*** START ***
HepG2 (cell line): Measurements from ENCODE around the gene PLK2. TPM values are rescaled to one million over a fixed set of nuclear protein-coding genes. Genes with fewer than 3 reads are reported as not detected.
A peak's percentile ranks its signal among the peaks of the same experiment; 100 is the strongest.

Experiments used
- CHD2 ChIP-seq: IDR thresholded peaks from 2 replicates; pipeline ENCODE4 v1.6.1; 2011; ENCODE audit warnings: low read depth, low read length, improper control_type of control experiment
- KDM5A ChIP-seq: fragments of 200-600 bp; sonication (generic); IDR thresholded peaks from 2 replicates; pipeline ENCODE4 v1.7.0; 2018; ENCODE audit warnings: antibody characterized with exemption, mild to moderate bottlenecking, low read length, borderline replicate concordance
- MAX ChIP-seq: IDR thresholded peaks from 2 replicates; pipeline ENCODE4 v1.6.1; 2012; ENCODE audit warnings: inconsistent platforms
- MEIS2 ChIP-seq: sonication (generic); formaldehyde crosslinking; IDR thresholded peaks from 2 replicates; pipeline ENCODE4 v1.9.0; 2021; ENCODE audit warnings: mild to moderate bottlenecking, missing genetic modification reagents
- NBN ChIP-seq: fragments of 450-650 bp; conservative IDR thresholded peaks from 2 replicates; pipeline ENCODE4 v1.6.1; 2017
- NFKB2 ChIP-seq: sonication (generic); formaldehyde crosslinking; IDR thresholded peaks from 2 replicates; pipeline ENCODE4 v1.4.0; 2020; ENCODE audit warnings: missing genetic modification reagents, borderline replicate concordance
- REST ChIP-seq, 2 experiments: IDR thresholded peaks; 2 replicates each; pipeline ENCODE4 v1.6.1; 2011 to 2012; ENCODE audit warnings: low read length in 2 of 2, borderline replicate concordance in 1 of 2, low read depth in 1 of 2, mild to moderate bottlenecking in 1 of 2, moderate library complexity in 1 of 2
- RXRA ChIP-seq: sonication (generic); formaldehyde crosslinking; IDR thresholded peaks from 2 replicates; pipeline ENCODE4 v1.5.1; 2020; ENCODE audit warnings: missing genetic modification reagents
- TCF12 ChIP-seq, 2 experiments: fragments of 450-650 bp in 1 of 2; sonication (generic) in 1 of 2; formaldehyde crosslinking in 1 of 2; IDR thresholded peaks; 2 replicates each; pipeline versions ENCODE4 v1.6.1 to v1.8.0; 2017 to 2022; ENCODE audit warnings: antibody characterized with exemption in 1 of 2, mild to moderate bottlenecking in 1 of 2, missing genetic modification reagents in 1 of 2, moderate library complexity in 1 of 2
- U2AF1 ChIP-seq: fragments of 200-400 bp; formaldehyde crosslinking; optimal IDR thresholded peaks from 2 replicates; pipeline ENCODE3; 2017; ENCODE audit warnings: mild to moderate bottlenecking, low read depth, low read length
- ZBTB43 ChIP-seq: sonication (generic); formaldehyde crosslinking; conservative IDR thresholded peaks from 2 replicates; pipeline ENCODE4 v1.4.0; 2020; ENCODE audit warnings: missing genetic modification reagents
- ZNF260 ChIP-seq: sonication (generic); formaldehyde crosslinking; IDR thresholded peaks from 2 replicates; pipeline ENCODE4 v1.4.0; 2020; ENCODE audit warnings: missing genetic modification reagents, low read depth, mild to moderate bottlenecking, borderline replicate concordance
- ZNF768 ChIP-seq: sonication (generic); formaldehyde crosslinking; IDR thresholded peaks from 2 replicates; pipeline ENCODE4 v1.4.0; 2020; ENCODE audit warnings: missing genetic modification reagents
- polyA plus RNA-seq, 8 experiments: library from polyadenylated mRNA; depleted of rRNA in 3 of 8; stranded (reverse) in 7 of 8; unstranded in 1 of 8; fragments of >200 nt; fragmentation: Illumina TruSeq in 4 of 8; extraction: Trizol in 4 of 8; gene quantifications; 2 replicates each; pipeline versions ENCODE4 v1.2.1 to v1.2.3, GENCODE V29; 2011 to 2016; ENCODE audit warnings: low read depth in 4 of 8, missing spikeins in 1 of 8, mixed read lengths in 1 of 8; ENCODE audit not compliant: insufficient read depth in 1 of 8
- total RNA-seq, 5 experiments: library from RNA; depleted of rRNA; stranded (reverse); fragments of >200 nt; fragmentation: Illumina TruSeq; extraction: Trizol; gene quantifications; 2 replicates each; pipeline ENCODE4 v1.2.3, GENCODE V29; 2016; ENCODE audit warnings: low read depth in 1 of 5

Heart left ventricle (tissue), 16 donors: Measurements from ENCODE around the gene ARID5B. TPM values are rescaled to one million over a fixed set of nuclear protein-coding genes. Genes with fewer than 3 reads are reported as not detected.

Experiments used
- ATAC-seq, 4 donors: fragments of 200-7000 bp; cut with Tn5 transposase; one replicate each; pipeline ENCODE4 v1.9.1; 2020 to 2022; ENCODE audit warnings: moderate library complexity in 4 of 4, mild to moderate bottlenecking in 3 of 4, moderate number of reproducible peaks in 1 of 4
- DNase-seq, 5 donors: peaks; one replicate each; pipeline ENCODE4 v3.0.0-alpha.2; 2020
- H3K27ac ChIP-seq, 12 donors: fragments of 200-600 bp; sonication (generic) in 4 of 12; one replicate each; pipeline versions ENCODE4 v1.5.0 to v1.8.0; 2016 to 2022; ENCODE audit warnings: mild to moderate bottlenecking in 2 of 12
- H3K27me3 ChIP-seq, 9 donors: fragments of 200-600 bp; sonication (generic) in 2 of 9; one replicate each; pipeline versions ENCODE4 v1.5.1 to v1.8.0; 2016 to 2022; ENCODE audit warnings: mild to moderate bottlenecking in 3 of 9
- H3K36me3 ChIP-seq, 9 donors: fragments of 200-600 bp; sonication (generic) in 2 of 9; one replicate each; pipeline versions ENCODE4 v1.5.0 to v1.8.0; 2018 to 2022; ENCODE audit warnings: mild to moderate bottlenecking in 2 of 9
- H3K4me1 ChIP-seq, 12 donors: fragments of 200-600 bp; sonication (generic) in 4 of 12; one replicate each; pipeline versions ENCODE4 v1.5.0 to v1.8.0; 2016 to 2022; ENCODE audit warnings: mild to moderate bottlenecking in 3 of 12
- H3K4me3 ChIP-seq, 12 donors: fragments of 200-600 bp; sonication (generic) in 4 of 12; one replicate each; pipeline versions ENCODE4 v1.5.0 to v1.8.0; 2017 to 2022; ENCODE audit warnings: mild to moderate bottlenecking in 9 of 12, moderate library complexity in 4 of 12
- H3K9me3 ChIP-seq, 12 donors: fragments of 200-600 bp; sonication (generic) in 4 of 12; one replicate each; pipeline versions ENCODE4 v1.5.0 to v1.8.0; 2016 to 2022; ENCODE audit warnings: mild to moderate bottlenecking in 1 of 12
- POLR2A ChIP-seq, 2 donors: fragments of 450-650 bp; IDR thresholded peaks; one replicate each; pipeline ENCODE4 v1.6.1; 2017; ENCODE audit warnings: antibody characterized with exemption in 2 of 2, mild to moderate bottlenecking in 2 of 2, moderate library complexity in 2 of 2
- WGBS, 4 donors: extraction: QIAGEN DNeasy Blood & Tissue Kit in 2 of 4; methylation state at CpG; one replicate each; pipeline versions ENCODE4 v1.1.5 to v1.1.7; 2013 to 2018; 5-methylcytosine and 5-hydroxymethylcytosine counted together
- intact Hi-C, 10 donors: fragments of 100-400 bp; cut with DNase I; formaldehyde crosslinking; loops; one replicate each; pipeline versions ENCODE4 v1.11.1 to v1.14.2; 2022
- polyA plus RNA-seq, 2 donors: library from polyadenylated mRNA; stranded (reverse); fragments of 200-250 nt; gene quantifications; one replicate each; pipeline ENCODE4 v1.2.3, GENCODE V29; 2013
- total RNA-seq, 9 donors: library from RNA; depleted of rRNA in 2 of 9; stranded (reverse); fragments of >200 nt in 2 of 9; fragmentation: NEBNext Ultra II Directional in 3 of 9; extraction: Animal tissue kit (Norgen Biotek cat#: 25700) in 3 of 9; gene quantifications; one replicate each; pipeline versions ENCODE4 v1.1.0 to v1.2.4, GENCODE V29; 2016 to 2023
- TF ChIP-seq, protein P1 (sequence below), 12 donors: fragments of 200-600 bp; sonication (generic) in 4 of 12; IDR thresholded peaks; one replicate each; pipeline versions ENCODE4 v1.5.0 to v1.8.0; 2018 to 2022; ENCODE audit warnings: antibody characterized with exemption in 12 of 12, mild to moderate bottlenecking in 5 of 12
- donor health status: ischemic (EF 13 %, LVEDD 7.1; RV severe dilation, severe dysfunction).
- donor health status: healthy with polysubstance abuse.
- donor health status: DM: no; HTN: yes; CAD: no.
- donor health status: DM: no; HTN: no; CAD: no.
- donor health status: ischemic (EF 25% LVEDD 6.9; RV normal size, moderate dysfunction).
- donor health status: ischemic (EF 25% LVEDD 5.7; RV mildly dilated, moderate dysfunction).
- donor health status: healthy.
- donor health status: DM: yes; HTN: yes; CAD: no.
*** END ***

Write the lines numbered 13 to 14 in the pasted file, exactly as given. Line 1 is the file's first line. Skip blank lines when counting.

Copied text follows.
- U2AF1 ChIP-seq: fragments of 200-400 bp; formaldehyde crosslinking; optimal IDR thresholded peaks from 2 replicates; pipeline ENCODE3; 2017; ENCODE audit warnings: mild to moderate bottlenecking, low read depth, low read length
- ZBTB43 ChIP-seq: sonication (generic); formaldehyde crosslinking; conservative IDR thresholded peaks from 2 replicates; pipeline ENCODE4 v1.4.0; 2020; ENCODE audit warnings: missing genetic modification reagents